Biotech Updates

Scientists Identify Unique Proteins in Photosynthetic Organisms

June 17, 2011

With the availability of genome sequences of organisms, scientists are now able to study the details of the sequence to advance developments in plants and other organisms. Thus, a team of scientists at the Carnegie Institution for Science led by Arthur Grossman identified the specific proteins in plants and algae that are absent in the genomes of non-photosynthetic organisms.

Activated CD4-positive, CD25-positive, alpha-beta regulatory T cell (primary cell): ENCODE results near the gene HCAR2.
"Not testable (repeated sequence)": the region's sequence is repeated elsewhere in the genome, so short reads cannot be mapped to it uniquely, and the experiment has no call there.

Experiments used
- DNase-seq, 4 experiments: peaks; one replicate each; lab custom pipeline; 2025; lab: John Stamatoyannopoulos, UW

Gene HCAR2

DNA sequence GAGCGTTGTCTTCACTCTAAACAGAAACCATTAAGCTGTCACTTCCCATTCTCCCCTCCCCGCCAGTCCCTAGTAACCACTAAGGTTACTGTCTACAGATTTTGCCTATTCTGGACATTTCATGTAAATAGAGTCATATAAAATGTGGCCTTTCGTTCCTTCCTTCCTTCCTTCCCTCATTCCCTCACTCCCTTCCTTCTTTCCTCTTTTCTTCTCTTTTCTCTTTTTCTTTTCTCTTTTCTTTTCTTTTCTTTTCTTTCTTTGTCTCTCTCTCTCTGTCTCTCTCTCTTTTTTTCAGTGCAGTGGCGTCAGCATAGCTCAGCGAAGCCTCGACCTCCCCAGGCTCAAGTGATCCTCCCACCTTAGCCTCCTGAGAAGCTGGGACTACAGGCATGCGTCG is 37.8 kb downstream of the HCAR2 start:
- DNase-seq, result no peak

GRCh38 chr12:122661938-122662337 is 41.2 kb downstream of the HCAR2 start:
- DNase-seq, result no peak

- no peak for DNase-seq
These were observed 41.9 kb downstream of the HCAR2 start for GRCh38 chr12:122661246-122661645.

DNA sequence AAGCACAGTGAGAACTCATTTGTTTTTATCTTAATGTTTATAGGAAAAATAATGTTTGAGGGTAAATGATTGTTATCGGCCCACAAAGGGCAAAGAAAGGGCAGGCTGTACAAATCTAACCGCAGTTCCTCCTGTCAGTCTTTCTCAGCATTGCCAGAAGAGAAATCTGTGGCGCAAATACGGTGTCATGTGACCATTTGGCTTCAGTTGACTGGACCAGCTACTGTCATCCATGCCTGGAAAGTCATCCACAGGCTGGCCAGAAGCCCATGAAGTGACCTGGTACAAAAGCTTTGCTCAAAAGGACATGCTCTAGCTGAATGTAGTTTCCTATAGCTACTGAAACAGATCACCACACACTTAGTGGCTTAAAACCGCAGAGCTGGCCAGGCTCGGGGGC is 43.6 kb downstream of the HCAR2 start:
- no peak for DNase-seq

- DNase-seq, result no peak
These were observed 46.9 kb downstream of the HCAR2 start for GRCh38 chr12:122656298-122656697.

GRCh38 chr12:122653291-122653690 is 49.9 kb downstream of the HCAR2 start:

Using advance computational tools, the team was able to identify 597 proteins unique to photosynthetic organisms and they called them GreenCut. About half of these proteins have known functions, while the other half are not yet associated with any biological process.

Furthermore, Grossman and colleagues revealed that many of the GreenCut proteins are also present in ancient cyanobacteria, red algae, and diatoms. Further assessment of these proteins is expected to bring more discoveries about their functions in photosynthetic cells, and how the photosynthetic cells might be adapted to survive various environmental conditions.

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